His outstanding performance landed him a part as Major Todd ‘Maniac’ Marshall in the upcoming sequels ‘Wing Commander IV: The Price of Freedom’ and ‘Wing Commander: Prophecy.’ He even did voice work for the anime series ‘Wing Commander Academy.’ He co-starred in the comedy ‘Camp Nowhere’ with Christopher Lloyd in 1994. In the same year, he appeared in the film ‘Mr White’ as Billy. From 1995 to 2000, he played Det Lou Greenburg, Officer Melvin, and The Ticket Seller in three films: ‘Born to be Wild,’ ‘The Darn Cat,’ and ‘Girl.’ ‘Sabrina, The Teenage Witch,’ ‘Andersonville,’ ‘Lois & Clark: The New Adventures of Superman,’ ‘Duckman,’ ‘Aaahh! Real Monsters,’ ‘Fired Up,’ ‘Pinky and the Brain,’ ‘Men in White,’ ‘Zoomates,’ ‘Maggie,’ ‘Angry Beavers,’ and ‘Hughleys’ were In 1999, he played McKinley High School Coach Ben Fredericks in the television series ‘Freaks and Greeks.’ He even appeared in an episode of the television show ‘Pepper Ann’ at the same period.

He lent his voice to the videogame ‘Star Trek Voyager: Elite Force’ in 2000. His Biessman character was a lot like ‘Biff Tannen’ from ‘Back to the Future,’ with a comparable aesthetic and personality. The former, on the other hand, was significantly more circumspect and helpful than the latter. In the same year, he provided a voice over for the animated film ‘Max Steel.’ In 2003, he starred in ‘Trial and Error: The Making of Sequestered,’ a mockumentary. He also provided a voice for Disney’s ‘Atlantis: Milo Return.’ The following year, he voiced SpongeBob SquarePants in “The SpongeBob SquarePants Movie.”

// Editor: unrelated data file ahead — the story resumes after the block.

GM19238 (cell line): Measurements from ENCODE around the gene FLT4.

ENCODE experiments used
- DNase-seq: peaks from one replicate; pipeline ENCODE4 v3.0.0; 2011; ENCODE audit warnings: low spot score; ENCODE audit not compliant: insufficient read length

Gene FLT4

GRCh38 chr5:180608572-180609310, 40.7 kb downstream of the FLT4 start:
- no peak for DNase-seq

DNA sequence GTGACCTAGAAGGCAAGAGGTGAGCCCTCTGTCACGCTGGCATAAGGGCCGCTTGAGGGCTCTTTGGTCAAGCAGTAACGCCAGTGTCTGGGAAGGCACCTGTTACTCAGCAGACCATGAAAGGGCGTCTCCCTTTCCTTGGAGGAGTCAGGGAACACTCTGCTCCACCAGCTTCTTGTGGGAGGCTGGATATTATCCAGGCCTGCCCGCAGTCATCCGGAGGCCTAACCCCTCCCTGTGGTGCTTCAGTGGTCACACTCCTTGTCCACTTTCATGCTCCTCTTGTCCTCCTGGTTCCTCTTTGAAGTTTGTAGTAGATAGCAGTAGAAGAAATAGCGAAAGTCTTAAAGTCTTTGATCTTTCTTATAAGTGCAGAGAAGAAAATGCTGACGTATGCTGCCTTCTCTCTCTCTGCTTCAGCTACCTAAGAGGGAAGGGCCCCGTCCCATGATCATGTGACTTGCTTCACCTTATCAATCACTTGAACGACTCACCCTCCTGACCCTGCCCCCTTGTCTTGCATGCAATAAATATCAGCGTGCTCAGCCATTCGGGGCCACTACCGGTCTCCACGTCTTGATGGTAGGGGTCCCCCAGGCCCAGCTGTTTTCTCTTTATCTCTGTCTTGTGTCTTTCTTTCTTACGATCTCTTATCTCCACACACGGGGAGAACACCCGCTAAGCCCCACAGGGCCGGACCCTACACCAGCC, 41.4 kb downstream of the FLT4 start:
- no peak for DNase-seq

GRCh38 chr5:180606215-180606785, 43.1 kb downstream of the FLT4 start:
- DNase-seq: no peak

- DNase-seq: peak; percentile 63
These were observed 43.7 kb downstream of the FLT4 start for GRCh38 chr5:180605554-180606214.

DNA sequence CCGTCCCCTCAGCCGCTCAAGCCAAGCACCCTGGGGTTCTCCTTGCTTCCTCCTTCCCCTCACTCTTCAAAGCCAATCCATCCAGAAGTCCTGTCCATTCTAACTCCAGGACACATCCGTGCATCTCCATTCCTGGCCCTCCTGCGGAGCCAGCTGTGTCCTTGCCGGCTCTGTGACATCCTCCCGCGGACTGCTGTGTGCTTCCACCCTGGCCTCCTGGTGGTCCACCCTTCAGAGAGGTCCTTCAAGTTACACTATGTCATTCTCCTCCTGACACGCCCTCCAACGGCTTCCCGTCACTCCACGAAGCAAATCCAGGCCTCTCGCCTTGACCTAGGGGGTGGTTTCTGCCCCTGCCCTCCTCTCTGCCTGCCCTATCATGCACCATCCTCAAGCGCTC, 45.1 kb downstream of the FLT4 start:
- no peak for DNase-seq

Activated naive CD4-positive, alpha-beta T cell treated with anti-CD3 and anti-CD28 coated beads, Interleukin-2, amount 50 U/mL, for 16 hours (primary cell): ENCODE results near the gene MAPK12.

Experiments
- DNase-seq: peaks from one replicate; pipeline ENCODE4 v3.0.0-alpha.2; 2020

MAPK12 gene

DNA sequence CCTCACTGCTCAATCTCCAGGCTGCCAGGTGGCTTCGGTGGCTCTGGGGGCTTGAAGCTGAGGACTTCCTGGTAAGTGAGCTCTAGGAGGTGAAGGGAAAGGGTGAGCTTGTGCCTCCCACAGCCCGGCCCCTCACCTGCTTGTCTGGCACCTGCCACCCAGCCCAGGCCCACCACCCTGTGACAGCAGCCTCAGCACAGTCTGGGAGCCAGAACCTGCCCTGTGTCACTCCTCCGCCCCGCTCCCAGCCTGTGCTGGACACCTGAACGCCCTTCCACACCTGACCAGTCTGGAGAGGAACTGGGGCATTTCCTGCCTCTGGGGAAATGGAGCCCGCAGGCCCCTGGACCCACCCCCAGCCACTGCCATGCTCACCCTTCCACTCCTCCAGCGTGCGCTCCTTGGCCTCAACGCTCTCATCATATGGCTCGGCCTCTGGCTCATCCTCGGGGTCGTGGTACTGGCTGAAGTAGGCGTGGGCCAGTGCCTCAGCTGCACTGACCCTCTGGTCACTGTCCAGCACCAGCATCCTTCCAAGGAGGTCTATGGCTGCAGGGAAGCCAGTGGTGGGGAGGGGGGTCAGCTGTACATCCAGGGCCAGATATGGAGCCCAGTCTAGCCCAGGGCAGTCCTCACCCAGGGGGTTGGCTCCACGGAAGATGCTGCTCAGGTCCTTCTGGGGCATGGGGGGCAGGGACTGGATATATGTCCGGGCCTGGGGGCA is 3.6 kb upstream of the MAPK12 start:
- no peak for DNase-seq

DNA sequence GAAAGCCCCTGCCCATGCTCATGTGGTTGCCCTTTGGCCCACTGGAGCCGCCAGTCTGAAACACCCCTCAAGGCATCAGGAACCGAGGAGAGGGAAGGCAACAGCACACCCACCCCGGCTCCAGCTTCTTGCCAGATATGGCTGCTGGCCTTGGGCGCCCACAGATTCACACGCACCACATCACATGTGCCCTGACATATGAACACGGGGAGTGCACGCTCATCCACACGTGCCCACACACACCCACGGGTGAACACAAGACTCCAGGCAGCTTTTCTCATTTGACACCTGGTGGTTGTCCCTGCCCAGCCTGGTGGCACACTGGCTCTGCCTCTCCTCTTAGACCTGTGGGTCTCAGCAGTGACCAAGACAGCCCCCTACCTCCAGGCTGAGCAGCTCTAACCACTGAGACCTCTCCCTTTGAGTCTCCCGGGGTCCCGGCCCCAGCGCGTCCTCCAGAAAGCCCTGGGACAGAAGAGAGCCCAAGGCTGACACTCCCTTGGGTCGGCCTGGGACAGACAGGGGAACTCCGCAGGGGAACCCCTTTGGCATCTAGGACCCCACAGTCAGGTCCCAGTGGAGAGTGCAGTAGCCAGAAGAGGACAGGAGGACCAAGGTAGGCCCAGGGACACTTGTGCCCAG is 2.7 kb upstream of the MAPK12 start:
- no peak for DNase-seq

In 2004, he appeared in the Pasadena Playhouse production of the musical ‘110 in the Shade,’ alongside Marin Mazzie and Jason Danieley. He portrayed Noah Curry in the film. He published his own comedy album, ‘Tom Wilson Is Funny!’ in 2005. He appeared in the films ‘Larry the Cable Guy: The Health Inspector’ and ‘Zoom’ the following year. In 2007, he returned to television in the drama ‘Whatever It Takes,’ as Lou, the father of Dr. House’s patient. The following year, he resumed his foray into television by portraying a former police officer accused with murder in the ABC drama ‘Boston Legal’ in the episode ‘Attack of the Xenophobes.’